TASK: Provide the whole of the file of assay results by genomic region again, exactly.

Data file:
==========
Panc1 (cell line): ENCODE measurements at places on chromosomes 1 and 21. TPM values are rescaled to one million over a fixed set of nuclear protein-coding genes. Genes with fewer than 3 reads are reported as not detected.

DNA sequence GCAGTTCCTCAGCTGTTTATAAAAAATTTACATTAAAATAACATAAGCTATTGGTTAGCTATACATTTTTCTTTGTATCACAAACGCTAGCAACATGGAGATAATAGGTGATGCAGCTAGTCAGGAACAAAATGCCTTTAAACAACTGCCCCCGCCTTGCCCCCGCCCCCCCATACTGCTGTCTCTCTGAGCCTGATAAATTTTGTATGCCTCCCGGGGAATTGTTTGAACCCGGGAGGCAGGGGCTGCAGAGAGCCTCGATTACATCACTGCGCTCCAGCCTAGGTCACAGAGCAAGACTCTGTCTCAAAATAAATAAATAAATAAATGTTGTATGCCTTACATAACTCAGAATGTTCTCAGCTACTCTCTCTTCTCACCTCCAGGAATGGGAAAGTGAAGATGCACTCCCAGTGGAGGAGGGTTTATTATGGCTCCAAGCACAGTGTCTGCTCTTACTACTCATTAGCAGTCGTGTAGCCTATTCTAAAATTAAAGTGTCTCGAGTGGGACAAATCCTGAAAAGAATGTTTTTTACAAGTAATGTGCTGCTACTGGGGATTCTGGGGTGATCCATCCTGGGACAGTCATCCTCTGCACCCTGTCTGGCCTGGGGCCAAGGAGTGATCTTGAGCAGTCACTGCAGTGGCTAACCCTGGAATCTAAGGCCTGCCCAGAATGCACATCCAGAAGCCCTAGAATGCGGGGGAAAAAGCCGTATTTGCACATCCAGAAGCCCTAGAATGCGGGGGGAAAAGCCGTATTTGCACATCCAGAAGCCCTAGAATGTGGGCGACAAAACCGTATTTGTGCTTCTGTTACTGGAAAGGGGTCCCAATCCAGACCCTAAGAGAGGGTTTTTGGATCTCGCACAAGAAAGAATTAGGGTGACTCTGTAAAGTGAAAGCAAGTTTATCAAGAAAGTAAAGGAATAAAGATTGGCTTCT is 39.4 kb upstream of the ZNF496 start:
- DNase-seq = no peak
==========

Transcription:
Panc1 (cell line): ENCODE measurements at places on chromosomes 1 and 21. TPM values are rescaled to one million over a fixed set of nuclear protein-coding genes. Genes with fewer than 3 reads are reported as not detected.

DNA sequence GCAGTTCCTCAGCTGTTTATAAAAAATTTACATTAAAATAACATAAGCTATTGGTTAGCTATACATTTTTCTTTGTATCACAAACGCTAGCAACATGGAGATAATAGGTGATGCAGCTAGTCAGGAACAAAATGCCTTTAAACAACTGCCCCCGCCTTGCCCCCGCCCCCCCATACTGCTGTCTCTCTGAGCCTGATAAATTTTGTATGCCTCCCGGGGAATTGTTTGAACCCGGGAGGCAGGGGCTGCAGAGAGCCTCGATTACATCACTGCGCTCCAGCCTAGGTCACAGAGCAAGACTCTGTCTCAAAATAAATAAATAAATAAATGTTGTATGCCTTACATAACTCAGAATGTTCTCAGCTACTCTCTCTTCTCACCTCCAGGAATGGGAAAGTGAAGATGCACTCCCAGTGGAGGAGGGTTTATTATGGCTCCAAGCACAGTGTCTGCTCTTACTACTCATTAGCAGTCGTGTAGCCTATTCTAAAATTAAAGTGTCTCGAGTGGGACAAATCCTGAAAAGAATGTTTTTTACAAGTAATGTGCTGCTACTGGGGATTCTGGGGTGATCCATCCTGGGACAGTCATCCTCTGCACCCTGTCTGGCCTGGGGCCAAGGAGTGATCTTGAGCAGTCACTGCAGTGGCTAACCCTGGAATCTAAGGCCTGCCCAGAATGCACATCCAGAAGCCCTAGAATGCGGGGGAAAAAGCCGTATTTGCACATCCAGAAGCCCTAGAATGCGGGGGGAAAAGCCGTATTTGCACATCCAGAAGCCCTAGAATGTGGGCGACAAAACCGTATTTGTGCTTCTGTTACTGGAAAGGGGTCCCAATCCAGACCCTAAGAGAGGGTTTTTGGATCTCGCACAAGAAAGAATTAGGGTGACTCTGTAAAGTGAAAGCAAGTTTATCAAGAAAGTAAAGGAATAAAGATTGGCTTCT is 39.4 kb upstream of the ZNF496 start:
- DNase-seq = no peak